The Jews had a Divine authoritative right to interpret God’s Commandments and to designate the time and character of their ceremonies called for in the Pentateuch, when they were not specifically outlined therein. In a word, they spoke with authority, but that was in the days when they had an Aaronic priesthood, a sacrifice, a temple, and a Sanhedrin (high court); those were the days when the Messiah was to come and thus to fulfill their Divine mission. That day came, when Jesus the Messiah was born; when He instituted a Church to take the place of the Synagogue; when He instituted a new priesthood and a new sacrifice such as were foretold in the Old Testament. It was then, after the Church began to function in the Cenacle, that the ceremonial law of the Jews, including their 7th day, ceased to be binding, the final authoritative end to Jewish ceremonials being proclaimed in the Council of Jerusalem. The end of the Jewish Sabbath was foretold by Osee, the prophet of the Kingdom of Israel, who said: "And I (God) will cause all her (Israel’s) mirth to ceased, her solemnities, her new moons, her sabbaths, and all her festival times" (Chap. 2:2). That is why Justin Martyr could say, in the second century, that the Jewish Sabbath "was not in force before Moses, so it is no longer needed after the coming of Christ" (Dialogue cum Tryph. 23).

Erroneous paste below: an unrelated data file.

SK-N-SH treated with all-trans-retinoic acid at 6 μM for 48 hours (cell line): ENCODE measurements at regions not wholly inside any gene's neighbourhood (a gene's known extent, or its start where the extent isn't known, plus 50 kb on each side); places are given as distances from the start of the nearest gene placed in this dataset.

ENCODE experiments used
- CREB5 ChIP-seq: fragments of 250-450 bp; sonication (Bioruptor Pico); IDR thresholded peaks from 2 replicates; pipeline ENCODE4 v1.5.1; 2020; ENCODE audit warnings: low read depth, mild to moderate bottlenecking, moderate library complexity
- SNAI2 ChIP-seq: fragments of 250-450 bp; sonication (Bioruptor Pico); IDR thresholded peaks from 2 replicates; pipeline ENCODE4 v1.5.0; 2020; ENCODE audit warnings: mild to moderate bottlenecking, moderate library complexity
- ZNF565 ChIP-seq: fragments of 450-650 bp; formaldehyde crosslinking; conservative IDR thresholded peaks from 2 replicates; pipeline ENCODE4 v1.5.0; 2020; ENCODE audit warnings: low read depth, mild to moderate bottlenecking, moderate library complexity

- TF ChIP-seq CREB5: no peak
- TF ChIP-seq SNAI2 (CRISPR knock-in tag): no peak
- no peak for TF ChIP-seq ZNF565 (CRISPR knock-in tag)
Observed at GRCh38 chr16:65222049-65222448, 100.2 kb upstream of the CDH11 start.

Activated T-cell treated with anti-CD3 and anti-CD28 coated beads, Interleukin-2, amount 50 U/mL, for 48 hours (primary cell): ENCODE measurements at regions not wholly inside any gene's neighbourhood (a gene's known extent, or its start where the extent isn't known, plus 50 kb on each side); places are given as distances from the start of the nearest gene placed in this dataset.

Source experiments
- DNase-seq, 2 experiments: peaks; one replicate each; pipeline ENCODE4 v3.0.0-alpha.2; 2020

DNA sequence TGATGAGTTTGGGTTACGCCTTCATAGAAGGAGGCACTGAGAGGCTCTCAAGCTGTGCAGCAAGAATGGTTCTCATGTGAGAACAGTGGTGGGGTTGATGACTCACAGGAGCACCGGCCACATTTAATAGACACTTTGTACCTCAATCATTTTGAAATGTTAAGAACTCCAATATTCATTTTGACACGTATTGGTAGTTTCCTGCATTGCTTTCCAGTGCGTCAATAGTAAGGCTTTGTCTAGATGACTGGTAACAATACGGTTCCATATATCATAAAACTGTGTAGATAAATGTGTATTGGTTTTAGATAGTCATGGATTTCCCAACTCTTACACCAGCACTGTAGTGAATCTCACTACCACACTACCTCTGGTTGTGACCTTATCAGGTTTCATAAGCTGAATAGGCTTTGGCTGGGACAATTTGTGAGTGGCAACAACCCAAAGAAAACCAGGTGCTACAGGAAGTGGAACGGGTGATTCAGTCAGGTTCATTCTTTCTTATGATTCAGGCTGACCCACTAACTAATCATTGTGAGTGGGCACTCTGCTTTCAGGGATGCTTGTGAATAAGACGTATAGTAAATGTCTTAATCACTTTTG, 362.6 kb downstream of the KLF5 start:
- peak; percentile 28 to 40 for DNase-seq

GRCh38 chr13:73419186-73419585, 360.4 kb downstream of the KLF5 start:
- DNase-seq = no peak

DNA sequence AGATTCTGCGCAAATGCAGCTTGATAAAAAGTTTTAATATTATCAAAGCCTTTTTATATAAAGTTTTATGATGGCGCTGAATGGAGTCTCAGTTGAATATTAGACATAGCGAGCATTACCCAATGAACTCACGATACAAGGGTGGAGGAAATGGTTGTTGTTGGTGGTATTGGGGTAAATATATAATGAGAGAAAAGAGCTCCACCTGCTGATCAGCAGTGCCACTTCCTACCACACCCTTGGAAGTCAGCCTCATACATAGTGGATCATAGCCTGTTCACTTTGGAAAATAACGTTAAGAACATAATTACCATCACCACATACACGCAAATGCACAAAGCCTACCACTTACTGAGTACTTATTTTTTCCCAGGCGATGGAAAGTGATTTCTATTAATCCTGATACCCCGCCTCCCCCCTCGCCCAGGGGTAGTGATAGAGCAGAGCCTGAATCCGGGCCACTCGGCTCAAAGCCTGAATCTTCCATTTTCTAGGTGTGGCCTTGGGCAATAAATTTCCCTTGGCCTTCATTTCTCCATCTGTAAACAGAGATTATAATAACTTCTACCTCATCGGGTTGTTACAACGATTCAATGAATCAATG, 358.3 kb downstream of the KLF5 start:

With the end of the mission of Judaism came a change, not in the Commandment, "Remember, to keep the sabbath-day holy," but in the ceremonial day, by the selection of Sunday to supercede the Saturday sabbath of the Jews, which was selected by the Jews for the Jews only. What the sabbath was to the Jews, while they were "a kingdom of priests, a holy nation" (Ex. 19:6), the sabbath of the New Dispensation is to the Christians, since they became the "chosen race, a royal priesthood, a holy nation" (I Peter 2:9).